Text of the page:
Between a Rock and a Book

Oh, man. Life is interesting.

Two weeks ago I wrote Sentimental Value about letting go of what no longer serves us, and the next day a friend invited me to go see a couple of guys called The Minimalists at a local bookstore.

I’d read a story about them in the Missoulian, which I immediately forwarded to my friend who lives with his wife in a beautifully minimal way. He then found out they were coming to town and asked me if I wanted to “grab a burrito and meet the guys who live simply.”

And why would I say no?

It was part reading, part presentation, and a lot of Q&A. They told us about their minimalist lifestyle, how they made the switch and how we can too. I didn’t know at the time that I’d set a different ball into motion a few days earlier, but we’ll get to that later.

I was on the verge of tears listening to these fine young men speak about their decisions to give up almost everything. One was speaking about the moment he realized that his high paying job was a trap, and as I thought to myself, “who was I just telling my version of that story to?” I spotted my acupuncturist turned around in his seat winking at me. Aha!

I had a really good job right out of college at an investment bank in San Francisco. We got frequent, generous raises and bonuses. I’d spend $400 at Banana Republic on my lunch break without thinking twice. I treated myself to massages, pedicures and and elegant dinners. I thought I “deserved” all of these things as a “prize” because 1) I went to work at 6:00am and worked long days, and 2) the life I was living was not the life I’d pictured for myself.

(NOTE: Before I got that job my best friend and I were very poor in San Francisco while we worked temp jobs and waited for something “real” to pan out. We’d go out on a friday night with $10 between the two of us to see how much fun we could have. We’d split a burrito then have enough leftover for a couple of cheap beers. (This was 1996. I’m old.) After that we’d hope some guys might buy us drinks (Sorry, guys.) but if that didn’t pan out we’d take a walk, deep condition our hair, have a dance party, or just people watch from our perch on her fire escape.

The apartment was above a fast food double whammy—KFC and Taco Bell under one roof—so the smells from the “balcony” were nauseating but the apartment was located in The Marina Triangle so the sights more than made up for the stink.

In conclusion: We had a helluva lot of fun with $10. We had fun because we were together. Would we have had more fun if we had $100? Honestly—I don’t think so, and actually believe it could be argued that with more money we might have had less fun.)

Anywho….

It turned out I liked the finance job more than I thought I would. The company served coffee and tea on real silver, and walking into our offices felt like walking into a Ritz Carlton. The views of the Bay Area were truly unbelievable and because 101 California Street is cylindrical the views were 360. You could see to Napa and halfway to Tahoe.

I was on the verge of my first real promotion (that would have doubled my salary) when I was out to lunch with some associates a year or two older than me. They were talking about their stuff. One had bought a Pacific Heights condo, one a BMW, and another had bought both. I listened and then finally dropped my fork into my Pad Thai and spoke like a true Master of the Obvious, “Oh my god. Now that you’ve bought all that expensive stuff—that you still have to pay for—you have to keep your job. You would be totally screwed without your job. Oh my god; you are totally stuck.”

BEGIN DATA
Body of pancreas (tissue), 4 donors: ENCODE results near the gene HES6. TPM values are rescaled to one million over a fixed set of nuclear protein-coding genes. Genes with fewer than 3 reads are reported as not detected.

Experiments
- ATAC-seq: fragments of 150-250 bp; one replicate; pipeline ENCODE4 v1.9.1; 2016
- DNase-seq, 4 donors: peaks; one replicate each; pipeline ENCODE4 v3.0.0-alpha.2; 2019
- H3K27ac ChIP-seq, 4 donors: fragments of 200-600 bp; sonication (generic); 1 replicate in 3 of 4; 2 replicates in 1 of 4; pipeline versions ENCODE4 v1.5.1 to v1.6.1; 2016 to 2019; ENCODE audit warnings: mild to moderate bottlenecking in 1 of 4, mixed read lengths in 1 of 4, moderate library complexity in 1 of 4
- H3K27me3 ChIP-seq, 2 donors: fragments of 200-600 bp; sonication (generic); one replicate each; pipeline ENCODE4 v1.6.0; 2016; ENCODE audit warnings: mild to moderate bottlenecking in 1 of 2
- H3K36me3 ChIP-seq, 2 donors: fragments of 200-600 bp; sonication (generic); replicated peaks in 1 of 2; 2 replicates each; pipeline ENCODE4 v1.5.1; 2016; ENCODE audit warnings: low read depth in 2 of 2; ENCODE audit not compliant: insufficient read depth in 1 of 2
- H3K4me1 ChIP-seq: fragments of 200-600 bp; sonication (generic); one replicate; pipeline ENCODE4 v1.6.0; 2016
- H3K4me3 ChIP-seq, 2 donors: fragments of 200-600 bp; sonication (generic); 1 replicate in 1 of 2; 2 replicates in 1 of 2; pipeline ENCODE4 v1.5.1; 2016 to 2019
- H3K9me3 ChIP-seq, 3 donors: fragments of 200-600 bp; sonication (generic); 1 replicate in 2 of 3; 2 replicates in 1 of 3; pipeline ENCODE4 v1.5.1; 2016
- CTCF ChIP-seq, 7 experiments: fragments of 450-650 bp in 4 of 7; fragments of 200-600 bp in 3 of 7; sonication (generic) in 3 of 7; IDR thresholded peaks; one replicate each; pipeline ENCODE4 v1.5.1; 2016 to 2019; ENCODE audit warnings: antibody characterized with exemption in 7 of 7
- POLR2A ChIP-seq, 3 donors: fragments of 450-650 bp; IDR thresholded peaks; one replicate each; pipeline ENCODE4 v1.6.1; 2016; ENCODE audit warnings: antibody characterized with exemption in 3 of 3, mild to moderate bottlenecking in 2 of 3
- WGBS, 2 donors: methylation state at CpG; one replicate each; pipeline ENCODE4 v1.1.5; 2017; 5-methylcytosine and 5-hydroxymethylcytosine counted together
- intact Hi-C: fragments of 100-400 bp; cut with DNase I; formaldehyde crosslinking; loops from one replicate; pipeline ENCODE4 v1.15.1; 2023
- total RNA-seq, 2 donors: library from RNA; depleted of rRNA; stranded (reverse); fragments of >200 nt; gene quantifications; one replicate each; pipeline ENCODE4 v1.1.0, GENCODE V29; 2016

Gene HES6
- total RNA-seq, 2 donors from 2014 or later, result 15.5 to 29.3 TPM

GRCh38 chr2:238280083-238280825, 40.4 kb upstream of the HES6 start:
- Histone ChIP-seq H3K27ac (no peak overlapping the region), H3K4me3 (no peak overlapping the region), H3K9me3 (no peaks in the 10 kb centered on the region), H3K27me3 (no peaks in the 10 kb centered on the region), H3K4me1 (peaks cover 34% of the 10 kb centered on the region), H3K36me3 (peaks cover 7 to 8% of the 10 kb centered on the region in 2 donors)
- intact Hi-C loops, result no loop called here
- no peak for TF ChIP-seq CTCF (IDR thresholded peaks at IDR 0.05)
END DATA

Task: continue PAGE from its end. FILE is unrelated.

I quit the next week.

It’s hard to place a finger on exactly why I teared up listening to Joshua and Ryan talk about how they’d come to a minimalist lifestyle. For Joshua it was when his mother died and he realized that he was planning to move all of her things halfway across the country so they could sit in a storage unit near his house. There was no mindfulness to it, and he was doing it more out of habit or obligation than anything.

The moving truck was on its way when he found sealed boxes from his childhood under his mother’s bed, things she’d kept as a way to hold onto the child he’d been, but that she’d kept sealed and never looked at. He cancelled the moving truck and the storage unit, then sold or donated almost everything. He asked himself, “What are we really holding onto here?”

Ryan’s process was different. He threw a party and his friends came to help him pack up his three-bedroom, two-bath house (that he lived in alone) as if he were moving. He then took items out of the boxes as he needed them. Three weeks later eighty percent of his belongings was still in boxes. As he said in the Missoulian interview, “The minimalist lifestyle is not about pursuing less, it’s about living more deliberately.”

So why was I dabbing the corners of my eyes? I was crying because of all the things I can fairly easily part with, photos, letters, cards, and books are not on the list. It appears I’m attached to paper.

I’ll happily spend hours sitting on my grandmother’s living room floor with pictures all around me asking her, “who is this?” and “where was this?” and “when was this?” and “Oh my! Look at this!” I will never remember all of her answers, but I will never forget the conversations.